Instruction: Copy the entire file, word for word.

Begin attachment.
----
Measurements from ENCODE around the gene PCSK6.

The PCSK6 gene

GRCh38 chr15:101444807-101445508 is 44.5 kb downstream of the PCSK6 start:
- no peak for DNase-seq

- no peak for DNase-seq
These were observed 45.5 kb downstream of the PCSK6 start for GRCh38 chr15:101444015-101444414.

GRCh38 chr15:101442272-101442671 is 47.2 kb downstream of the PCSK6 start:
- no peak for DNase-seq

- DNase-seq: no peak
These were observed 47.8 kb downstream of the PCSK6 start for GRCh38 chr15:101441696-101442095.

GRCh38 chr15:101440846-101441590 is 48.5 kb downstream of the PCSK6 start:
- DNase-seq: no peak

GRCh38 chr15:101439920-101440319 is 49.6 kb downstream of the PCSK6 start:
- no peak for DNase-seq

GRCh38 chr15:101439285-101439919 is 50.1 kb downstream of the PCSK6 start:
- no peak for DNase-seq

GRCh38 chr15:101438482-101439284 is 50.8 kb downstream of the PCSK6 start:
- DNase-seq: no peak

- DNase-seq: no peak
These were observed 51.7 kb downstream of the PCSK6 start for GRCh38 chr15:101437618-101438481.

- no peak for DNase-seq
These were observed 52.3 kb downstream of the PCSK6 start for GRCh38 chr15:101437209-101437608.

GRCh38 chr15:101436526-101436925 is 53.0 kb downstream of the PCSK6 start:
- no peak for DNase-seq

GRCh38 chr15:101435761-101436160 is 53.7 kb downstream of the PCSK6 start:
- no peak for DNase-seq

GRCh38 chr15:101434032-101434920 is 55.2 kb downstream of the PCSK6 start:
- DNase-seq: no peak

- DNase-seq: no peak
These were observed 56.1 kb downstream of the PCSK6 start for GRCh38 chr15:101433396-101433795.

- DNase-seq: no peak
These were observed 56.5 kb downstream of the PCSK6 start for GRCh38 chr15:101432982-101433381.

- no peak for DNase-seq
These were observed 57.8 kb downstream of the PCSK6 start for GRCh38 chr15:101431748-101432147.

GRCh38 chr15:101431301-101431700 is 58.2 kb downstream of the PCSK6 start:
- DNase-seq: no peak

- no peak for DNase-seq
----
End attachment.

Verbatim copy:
Measurements from ENCODE around the gene PCSK6.

The PCSK6 gene

GRCh38 chr15:101444807-101445508 is 44.5 kb downstream of the PCSK6 start:
- no peak for DNase-seq

- no peak for DNase-seq
These were observed 45.5 kb downstream of the PCSK6 start for GRCh38 chr15:101444015-101444414.

GRCh38 chr15:101442272-101442671 is 47.2 kb downstream of the PCSK6 start:
- no peak for DNase-seq

- DNase-seq: no peak
These were observed 47.8 kb downstream of the PCSK6 start for GRCh38 chr15:101441696-101442095.

GRCh38 chr15:101440846-101441590 is 48.5 kb downstream of the PCSK6 start:
- DNase-seq: no peak

GRCh38 chr15:101439920-101440319 is 49.6 kb downstream of the PCSK6 start:
- no peak for DNase-seq

GRCh38 chr15:101439285-101439919 is 50.1 kb downstream of the PCSK6 start:
- no peak for DNase-seq

GRCh38 chr15:101438482-101439284 is 50.8 kb downstream of the PCSK6 start:
- DNase-seq: no peak

- DNase-seq: no peak
These were observed 51.7 kb downstream of the PCSK6 start for GRCh38 chr15:101437618-101438481.

- no peak for DNase-seq
These were observed 52.3 kb downstream of the PCSK6 start for GRCh38 chr15:101437209-101437608.

GRCh38 chr15:101436526-101436925 is 53.0 kb downstream of the PCSK6 start:
- no peak for DNase-seq

GRCh38 chr15:101435761-101436160 is 53.7 kb downstream of the PCSK6 start:
- no peak for DNase-seq

GRCh38 chr15:101434032-101434920 is 55.2 kb downstream of the PCSK6 start:
- DNase-seq: no peak

- DNase-seq: no peak
These were observed 56.1 kb downstream of the PCSK6 start for GRCh38 chr15:101433396-101433795.

- DNase-seq: no peak
These were observed 56.5 kb downstream of the PCSK6 start for GRCh38 chr15:101432982-101433381.

- no peak for DNase-seq
These were observed 57.8 kb downstream of the PCSK6 start for GRCh38 chr15:101431748-101432147.

GRCh38 chr15:101431301-101431700 is 58.2 kb downstream of the PCSK6 start:
- DNase-seq: no peak

- no peak for DNase-seq